Parents possess natural rights that serve the best interests of children while insulating the family from state intrusion. States should limit intervention in the family and protect the fundamental rights of parents.
- Parents possess natural rights to direct the upbringing of their children.
- The state should only intervene in the parent-child relationship when serious physical or emotional harm to the child is imminent and the intervention is likely to be less detrimental than the status quo.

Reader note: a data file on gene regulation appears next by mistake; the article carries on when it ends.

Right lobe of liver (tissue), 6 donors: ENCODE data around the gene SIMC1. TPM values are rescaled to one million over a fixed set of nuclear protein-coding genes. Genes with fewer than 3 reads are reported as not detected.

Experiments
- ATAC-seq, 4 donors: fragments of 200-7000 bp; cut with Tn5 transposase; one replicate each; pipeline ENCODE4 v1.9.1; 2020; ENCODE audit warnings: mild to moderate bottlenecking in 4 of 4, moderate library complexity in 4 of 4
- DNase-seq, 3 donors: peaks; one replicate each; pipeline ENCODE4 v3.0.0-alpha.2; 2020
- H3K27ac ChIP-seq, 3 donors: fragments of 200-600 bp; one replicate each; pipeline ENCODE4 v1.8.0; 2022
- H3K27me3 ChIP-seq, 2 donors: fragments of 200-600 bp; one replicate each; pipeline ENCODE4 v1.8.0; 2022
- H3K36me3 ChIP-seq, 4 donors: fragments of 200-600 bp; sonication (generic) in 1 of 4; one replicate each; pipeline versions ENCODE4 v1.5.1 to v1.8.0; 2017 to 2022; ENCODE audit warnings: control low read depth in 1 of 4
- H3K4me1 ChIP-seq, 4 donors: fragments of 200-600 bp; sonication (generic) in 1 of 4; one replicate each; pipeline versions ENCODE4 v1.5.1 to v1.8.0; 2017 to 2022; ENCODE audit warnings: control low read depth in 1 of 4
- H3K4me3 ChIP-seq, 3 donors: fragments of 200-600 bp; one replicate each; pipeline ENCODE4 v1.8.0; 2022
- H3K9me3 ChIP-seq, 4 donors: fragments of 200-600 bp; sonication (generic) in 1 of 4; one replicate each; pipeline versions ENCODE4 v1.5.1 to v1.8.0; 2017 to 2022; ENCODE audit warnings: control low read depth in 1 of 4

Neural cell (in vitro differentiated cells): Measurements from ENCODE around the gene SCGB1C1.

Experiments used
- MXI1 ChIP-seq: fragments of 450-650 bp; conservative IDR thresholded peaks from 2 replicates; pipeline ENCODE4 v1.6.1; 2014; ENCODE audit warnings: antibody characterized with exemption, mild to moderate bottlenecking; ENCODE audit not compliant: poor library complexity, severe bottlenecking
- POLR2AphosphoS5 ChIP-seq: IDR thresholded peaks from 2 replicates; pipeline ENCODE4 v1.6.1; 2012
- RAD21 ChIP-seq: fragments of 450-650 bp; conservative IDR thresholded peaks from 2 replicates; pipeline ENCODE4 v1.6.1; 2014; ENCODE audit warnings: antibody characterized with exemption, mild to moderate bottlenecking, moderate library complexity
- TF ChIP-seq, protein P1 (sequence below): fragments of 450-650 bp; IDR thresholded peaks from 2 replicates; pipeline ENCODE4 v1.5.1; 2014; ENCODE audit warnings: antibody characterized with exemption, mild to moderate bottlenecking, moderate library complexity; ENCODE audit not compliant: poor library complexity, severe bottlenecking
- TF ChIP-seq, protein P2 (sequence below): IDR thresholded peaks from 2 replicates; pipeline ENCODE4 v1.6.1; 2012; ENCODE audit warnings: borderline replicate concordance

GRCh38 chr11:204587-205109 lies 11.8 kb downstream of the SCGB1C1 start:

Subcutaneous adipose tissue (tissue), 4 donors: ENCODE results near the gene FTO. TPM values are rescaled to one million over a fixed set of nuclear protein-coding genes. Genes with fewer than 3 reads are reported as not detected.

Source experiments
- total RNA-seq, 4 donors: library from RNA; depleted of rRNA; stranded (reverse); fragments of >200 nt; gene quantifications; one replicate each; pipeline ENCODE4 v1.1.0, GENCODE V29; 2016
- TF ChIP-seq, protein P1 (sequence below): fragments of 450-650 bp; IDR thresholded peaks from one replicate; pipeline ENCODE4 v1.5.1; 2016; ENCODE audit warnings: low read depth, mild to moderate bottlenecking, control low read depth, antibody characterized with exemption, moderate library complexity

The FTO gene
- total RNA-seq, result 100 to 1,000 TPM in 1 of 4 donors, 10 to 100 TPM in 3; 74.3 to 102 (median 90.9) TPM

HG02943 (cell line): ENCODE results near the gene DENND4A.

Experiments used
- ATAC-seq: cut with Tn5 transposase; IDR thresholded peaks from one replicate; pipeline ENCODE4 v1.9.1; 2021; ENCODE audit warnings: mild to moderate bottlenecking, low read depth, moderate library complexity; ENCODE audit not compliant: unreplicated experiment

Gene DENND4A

- State best interest statutes should defer to parents by presuming that parents act in their children’s best interests.
- Parents possess a fundamental liberty interest in the care, supervision, upbringing, and education of their children, which should be protected against claims of the state and others.